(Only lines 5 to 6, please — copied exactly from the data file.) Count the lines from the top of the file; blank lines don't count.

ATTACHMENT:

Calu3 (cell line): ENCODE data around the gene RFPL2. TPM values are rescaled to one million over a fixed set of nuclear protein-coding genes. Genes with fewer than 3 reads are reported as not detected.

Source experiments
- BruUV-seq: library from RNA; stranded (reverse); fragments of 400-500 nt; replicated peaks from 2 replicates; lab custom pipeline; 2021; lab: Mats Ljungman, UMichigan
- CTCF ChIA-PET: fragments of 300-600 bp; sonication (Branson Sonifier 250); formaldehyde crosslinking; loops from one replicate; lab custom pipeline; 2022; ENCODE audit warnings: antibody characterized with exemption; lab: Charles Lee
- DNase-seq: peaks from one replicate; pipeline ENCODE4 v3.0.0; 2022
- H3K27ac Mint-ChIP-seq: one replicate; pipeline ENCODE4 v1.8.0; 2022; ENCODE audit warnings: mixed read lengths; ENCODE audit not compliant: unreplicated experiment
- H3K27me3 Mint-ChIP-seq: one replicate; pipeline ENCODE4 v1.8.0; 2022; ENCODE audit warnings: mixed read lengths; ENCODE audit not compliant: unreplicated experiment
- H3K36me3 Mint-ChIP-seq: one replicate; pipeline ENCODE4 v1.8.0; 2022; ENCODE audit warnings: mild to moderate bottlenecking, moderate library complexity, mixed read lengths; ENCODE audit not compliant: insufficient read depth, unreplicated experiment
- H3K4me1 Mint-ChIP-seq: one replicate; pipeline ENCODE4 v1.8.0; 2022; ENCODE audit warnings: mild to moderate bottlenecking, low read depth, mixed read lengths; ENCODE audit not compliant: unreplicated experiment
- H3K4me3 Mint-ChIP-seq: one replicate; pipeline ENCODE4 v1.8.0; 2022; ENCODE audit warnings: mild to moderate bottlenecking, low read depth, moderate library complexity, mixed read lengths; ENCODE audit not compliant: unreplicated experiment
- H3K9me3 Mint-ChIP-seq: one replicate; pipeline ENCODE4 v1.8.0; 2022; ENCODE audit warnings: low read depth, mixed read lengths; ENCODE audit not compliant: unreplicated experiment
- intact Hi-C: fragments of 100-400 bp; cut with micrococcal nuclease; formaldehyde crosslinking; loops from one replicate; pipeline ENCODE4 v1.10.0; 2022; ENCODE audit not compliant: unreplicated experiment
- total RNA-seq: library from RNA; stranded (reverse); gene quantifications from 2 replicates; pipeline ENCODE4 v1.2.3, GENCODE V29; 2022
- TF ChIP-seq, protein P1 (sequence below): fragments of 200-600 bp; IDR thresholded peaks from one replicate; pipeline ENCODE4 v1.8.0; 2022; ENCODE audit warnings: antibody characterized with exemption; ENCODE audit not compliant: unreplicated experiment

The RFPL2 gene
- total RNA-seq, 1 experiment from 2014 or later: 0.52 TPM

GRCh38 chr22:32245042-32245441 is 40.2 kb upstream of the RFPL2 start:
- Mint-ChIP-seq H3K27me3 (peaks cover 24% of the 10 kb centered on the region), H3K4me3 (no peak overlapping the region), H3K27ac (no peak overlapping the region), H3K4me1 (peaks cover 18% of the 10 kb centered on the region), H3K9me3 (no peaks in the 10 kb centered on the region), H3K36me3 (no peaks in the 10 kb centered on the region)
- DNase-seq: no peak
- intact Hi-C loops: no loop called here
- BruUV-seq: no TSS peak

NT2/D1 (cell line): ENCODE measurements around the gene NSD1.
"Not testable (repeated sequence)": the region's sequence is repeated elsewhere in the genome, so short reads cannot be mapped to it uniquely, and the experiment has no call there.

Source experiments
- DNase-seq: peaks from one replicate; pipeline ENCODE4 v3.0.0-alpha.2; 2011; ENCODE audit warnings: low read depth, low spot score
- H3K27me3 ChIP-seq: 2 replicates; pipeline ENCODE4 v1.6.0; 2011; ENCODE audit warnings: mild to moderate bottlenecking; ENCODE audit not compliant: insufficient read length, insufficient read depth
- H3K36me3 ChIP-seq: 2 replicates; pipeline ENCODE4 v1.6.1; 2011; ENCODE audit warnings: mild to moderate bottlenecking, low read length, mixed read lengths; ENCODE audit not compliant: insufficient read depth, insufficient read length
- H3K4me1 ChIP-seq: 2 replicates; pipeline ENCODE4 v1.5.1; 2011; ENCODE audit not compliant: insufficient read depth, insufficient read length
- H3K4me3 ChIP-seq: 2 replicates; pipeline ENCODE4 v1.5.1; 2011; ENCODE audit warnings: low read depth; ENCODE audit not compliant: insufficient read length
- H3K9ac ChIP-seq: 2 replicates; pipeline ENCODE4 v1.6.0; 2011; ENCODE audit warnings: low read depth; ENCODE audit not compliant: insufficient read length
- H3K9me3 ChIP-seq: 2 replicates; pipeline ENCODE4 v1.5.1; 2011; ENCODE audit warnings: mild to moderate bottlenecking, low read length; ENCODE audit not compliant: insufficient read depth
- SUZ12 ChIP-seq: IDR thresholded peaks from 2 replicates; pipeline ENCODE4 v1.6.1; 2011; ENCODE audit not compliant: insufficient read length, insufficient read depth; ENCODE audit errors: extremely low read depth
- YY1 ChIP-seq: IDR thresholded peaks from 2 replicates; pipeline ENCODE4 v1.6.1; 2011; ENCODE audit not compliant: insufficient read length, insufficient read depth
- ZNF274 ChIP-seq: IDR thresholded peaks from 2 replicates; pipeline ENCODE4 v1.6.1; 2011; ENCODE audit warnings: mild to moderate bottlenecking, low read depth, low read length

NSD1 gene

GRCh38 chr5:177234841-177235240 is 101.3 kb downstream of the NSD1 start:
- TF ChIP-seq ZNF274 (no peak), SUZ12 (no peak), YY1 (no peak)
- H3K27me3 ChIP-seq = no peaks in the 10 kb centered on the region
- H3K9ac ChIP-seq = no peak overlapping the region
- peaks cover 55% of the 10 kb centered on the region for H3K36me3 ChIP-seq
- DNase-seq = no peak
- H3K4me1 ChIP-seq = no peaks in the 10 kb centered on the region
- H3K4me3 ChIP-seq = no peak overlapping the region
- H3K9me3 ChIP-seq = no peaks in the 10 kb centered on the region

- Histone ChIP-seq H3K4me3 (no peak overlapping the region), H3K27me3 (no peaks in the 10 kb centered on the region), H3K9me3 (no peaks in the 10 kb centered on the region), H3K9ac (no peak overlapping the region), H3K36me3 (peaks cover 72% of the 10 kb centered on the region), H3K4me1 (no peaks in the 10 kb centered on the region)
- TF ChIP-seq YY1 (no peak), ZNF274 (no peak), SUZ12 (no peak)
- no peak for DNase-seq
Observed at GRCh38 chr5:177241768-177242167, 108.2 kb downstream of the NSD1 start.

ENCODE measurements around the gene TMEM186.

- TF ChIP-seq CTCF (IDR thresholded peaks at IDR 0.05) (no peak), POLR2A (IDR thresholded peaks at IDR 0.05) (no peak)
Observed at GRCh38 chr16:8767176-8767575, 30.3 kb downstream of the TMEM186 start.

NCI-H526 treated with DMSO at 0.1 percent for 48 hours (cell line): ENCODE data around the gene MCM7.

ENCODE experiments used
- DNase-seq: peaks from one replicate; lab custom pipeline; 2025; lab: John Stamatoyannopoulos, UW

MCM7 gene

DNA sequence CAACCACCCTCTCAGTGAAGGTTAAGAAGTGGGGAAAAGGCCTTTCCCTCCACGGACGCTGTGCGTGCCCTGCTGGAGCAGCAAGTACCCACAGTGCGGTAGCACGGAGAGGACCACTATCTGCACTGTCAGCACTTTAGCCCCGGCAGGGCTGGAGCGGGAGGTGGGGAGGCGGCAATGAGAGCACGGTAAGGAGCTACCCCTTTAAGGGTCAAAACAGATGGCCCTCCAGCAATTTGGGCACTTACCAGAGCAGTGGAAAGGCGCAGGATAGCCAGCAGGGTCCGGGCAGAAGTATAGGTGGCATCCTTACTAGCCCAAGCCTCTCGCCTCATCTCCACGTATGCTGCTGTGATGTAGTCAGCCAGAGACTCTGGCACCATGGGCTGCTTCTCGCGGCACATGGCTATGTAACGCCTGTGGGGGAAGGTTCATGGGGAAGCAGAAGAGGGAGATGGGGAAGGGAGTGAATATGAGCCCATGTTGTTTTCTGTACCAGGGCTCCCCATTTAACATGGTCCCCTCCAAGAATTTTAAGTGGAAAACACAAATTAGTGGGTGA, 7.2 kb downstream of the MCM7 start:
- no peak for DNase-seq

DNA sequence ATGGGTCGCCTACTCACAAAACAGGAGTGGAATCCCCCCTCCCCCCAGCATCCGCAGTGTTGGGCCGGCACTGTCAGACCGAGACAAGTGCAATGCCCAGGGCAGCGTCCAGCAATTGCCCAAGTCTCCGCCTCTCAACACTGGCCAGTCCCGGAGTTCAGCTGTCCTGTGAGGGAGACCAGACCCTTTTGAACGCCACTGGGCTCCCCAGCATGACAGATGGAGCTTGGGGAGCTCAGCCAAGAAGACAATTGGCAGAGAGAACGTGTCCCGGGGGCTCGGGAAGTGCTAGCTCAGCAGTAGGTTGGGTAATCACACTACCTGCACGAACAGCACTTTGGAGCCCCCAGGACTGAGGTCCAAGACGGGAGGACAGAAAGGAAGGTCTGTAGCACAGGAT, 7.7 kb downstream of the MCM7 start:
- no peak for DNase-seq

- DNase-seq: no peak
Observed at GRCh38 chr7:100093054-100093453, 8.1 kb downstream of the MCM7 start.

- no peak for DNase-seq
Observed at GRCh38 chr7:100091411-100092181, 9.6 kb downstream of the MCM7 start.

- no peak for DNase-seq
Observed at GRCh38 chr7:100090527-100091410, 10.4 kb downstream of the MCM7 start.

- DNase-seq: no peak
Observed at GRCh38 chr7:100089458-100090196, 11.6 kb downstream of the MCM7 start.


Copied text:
- DNase-seq: peaks from one replicate; pipeline ENCODE4 v3.0.0; 2022
- H3K27ac Mint-ChIP-seq: one replicate; pipeline ENCODE4 v1.8.0; 2022; ENCODE audit warnings: mixed read lengths; ENCODE audit not compliant: unreplicated experiment